Faline Plantenga experienced this for herself when she was writing her thesis – and discovered that people are sometimes just like potatoes.
Text Juliette Berkhout
Faline Plantenga graduated on 12 February with a PhD on the role of light in tuber formation and flowering in potatoes.
Proposition: Both plants and humans need enough light to blossom
‘The more the light, the earlier the blossom: that was a conclusion from my PhD research on tuber formation and flowering in potatoes. I noticed something similar in myself, sitting at my desk. I worked with a lot of students in Radix. To begin with, I was sitting on the courtyard side, the dark side. We had all been given an orchid, which stood on our desks. But our orchids wouldn’t flower, while those of others elsewhere in the building did.
When I started writing to finish off my PhD, I moved to the sunny side of the building. As soon as my orchid arrived there with me, it started to flower beautifully. And that was not all: the sunlight affected how I worked myself. I could – and can – concentrate better in a well-lit environment. I’m obviously not cut out for the night shift!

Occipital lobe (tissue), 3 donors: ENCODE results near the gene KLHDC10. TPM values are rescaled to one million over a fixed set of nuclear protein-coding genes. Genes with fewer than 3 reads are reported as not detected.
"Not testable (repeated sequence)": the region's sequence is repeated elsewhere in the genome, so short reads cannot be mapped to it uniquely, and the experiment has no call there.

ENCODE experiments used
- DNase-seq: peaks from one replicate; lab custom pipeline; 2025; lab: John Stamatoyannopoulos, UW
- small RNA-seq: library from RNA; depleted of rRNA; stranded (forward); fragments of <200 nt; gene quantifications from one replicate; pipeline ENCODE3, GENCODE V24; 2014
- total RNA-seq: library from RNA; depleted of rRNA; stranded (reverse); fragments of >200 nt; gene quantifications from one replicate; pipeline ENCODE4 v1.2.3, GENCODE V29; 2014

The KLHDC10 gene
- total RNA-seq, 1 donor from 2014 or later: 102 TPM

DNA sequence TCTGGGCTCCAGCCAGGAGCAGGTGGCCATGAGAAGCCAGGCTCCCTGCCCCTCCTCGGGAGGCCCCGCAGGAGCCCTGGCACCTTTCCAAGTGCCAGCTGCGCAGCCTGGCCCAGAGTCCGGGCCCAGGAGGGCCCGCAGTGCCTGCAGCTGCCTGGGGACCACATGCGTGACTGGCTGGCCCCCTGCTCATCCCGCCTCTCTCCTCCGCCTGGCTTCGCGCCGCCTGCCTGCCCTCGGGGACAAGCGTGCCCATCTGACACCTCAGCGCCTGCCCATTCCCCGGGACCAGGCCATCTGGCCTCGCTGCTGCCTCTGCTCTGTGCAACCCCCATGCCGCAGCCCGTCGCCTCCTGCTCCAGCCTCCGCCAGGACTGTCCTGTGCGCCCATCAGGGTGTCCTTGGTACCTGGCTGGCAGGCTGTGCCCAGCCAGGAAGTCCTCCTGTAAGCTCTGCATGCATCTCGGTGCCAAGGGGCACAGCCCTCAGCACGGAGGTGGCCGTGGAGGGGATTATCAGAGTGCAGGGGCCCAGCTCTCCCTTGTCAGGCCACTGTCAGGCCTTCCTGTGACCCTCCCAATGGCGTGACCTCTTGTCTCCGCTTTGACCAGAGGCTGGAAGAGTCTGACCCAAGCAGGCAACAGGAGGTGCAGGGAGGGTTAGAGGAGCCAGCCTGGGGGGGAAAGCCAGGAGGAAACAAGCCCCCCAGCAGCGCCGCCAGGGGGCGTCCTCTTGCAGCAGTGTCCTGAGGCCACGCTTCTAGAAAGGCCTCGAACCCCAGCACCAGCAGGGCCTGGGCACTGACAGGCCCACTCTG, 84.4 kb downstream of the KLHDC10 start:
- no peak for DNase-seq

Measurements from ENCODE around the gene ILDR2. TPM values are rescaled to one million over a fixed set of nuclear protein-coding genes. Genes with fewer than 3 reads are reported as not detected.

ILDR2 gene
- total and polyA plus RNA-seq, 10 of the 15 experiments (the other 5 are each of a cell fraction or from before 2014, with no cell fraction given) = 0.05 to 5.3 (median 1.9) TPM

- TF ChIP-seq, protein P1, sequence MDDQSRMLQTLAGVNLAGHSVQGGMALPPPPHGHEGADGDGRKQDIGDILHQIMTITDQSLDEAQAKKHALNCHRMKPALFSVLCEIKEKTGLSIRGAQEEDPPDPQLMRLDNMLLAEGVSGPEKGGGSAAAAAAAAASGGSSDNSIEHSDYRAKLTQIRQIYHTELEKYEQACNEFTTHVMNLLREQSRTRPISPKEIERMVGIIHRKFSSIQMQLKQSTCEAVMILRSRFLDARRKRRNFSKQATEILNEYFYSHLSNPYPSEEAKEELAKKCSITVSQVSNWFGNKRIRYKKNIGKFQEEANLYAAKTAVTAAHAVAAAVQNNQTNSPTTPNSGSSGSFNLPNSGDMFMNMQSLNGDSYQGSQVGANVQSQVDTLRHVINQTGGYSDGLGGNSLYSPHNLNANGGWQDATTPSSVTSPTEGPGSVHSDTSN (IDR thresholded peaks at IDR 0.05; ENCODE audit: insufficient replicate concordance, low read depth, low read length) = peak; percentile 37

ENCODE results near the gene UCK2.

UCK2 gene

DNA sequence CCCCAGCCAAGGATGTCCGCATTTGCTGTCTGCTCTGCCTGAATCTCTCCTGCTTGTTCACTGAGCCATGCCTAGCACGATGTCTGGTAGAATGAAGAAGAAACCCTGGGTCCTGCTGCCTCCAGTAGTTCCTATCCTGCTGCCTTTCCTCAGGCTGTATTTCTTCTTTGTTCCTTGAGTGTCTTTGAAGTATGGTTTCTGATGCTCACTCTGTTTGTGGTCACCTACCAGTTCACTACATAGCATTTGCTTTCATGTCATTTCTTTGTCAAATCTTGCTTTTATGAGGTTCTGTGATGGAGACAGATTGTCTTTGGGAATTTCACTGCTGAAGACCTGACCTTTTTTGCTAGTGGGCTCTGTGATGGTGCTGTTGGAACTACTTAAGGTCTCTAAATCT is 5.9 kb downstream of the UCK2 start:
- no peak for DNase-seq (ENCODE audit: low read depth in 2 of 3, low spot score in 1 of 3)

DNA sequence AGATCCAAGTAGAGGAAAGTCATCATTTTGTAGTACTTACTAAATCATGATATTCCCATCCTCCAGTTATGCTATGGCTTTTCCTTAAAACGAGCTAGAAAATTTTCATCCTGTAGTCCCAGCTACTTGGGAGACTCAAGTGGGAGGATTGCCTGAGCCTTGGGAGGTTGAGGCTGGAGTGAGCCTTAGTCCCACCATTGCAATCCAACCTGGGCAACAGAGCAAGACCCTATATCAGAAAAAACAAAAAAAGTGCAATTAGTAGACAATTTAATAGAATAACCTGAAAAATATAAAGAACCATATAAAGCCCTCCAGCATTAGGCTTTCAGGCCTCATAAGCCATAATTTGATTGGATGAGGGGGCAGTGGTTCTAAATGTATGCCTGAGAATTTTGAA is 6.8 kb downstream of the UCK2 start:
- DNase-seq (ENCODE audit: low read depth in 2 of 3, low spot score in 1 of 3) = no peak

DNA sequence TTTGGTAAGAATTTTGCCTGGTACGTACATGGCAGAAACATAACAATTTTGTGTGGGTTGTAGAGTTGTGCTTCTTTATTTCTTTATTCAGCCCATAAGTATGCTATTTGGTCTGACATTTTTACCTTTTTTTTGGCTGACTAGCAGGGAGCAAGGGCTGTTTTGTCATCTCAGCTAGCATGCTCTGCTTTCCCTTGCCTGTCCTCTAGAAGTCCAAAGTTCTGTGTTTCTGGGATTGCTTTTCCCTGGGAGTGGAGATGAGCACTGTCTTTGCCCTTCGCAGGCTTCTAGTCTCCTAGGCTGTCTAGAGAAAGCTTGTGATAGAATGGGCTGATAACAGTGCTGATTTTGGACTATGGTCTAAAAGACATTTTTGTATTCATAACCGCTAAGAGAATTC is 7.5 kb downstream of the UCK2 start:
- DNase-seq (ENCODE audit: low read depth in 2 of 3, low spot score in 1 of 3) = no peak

So light makes people blossom. Of course, that has already been proven on several fronts, and has been applied, as in light therapy for winter depression. You can see it again now with those extremely early spring days in February: everyone is cheerful and full of new energy.
As a person, you also start flourishing if you see the light in a figurative sense: if you’re doing what you enjoy. I only started blossoming after my secondary school years, which was a rather socially awkward period in which I started to live independently and study subjects that interested me. Now I have a new job in a WUR research station in Bleiswijk, where I’m still doing research on plants and light. Research that suits me, and that may well lead to new things. So I’ll go on flowering for a long time, I hope.’